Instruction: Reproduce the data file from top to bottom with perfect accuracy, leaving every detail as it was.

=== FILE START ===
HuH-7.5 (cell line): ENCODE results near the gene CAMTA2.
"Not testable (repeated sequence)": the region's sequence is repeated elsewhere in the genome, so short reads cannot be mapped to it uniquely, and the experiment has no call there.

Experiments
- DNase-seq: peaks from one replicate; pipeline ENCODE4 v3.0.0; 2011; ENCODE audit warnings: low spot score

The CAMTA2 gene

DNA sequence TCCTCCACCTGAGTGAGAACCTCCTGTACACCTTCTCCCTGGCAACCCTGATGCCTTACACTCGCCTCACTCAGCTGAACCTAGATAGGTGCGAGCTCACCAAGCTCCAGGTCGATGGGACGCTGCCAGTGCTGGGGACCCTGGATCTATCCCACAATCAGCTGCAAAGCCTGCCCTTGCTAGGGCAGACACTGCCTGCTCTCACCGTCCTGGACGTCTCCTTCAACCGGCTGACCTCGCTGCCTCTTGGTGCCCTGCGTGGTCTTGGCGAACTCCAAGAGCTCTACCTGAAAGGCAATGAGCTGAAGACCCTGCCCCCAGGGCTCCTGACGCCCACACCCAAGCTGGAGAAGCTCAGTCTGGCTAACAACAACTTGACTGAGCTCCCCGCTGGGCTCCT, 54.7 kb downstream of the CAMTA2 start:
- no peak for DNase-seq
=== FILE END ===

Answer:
HuH-7.5 (cell line): ENCODE results near the gene CAMTA2.
"Not testable (repeated sequence)": the region's sequence is repeated elsewhere in the genome, so short reads cannot be mapped to it uniquely, and the experiment has no call there.

Experiments
- DNase-seq: peaks from one replicate; pipeline ENCODE4 v3.0.0; 2011; ENCODE audit warnings: low spot score

The CAMTA2 gene

DNA sequence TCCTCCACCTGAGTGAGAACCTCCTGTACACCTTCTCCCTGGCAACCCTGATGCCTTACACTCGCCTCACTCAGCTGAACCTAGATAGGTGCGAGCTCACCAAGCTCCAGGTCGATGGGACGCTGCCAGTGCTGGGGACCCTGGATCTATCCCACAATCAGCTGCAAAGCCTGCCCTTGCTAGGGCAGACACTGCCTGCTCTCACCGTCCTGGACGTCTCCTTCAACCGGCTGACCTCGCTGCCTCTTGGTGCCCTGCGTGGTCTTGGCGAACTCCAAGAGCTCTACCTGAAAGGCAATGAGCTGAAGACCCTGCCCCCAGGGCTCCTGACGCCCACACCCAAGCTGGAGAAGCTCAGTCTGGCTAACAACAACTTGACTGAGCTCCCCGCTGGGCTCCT, 54.7 kb downstream of the CAMTA2 start:
- no peak for DNase-seq